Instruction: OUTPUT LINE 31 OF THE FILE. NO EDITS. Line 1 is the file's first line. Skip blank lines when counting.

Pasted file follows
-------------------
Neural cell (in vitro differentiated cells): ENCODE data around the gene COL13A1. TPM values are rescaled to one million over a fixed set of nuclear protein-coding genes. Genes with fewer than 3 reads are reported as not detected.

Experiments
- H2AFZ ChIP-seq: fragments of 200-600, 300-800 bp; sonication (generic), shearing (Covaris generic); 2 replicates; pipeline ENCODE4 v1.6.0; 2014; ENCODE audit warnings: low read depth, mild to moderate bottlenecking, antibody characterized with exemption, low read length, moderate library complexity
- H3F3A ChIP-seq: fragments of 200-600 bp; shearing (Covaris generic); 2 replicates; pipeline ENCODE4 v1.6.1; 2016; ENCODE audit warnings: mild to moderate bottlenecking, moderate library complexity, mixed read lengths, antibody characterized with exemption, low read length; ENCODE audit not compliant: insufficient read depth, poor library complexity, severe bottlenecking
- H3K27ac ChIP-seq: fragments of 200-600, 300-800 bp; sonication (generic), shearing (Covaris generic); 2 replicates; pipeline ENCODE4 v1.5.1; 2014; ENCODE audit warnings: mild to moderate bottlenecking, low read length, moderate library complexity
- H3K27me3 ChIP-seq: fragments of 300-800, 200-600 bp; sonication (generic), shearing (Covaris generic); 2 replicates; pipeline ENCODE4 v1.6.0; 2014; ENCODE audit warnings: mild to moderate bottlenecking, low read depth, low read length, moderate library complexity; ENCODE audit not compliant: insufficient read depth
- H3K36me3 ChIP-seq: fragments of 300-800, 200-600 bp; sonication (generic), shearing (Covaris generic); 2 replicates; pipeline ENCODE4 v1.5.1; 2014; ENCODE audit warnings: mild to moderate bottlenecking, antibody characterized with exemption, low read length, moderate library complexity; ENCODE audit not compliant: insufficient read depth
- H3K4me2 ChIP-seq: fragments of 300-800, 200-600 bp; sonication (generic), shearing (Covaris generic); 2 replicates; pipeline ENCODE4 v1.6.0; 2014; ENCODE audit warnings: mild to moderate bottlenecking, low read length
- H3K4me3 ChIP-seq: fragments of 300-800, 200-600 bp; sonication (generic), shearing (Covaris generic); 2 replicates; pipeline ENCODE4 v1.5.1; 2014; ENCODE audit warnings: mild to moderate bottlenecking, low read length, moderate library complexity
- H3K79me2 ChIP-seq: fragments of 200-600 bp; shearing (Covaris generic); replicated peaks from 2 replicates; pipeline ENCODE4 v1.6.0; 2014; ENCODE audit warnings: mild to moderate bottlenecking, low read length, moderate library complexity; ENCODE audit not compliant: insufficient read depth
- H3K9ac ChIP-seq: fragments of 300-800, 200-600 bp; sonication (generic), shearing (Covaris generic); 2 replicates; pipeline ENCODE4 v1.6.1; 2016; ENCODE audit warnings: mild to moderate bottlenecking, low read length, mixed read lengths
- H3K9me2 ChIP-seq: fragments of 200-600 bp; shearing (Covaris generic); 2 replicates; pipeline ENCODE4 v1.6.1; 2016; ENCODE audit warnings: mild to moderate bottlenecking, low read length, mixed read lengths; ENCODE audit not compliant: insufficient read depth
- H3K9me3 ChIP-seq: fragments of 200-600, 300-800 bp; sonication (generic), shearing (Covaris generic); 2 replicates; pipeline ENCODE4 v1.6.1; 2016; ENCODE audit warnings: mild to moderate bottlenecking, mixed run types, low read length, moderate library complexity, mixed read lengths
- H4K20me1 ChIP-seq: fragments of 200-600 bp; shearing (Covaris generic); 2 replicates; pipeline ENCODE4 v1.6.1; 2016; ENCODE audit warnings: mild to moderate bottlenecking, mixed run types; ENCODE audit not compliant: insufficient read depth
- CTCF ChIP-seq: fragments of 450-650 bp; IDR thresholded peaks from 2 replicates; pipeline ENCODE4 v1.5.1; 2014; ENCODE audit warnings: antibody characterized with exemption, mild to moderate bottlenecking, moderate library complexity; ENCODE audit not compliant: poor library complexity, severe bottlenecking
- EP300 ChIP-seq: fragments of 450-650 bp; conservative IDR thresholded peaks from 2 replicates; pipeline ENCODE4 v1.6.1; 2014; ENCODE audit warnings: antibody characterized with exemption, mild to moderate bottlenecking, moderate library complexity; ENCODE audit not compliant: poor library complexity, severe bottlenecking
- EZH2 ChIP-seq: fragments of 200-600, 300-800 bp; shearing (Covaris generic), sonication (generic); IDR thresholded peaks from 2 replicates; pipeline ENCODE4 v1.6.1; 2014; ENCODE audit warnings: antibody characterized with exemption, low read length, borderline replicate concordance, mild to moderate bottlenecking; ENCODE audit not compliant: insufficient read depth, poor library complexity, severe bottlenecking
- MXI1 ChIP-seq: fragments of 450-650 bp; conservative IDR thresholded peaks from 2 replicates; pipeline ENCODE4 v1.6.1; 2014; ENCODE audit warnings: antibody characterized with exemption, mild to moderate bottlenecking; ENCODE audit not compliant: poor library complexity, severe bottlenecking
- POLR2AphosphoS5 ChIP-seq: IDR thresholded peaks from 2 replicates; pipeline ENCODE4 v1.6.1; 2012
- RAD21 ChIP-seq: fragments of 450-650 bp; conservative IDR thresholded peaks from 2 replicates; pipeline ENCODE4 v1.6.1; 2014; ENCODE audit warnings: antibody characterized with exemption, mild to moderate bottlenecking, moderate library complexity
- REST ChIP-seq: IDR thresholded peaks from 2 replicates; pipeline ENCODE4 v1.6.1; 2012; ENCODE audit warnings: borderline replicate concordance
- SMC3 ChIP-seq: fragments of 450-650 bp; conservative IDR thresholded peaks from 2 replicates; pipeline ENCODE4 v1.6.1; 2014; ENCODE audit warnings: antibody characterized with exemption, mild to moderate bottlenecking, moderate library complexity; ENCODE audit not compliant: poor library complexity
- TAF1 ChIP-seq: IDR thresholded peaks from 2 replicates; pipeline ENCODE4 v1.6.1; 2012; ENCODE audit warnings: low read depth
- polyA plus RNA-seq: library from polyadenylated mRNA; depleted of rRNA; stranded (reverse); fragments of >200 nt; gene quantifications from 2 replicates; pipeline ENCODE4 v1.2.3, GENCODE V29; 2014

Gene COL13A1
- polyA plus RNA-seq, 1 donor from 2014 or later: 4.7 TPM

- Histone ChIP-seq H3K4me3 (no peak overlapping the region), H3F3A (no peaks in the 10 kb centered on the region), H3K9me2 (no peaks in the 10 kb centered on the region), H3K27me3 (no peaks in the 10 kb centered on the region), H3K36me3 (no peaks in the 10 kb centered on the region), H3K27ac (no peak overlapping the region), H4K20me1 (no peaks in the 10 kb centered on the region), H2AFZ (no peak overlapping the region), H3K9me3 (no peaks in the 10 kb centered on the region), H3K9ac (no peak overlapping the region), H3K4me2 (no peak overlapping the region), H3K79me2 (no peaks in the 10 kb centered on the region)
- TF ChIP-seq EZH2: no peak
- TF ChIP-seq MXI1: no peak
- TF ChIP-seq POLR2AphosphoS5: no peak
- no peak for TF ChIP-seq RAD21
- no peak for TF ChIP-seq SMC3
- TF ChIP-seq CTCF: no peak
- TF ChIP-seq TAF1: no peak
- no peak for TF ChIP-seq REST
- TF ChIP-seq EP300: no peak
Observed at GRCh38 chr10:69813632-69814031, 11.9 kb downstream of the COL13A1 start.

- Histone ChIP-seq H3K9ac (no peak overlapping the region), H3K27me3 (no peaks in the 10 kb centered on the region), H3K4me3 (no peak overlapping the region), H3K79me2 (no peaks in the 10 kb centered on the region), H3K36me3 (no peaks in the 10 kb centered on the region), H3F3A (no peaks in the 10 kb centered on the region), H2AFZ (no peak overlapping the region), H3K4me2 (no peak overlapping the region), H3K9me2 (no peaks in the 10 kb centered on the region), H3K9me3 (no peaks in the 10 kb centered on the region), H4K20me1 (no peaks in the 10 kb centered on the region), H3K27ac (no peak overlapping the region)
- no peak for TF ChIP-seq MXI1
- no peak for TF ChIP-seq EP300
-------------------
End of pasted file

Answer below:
- no peak for TF ChIP-seq RAD21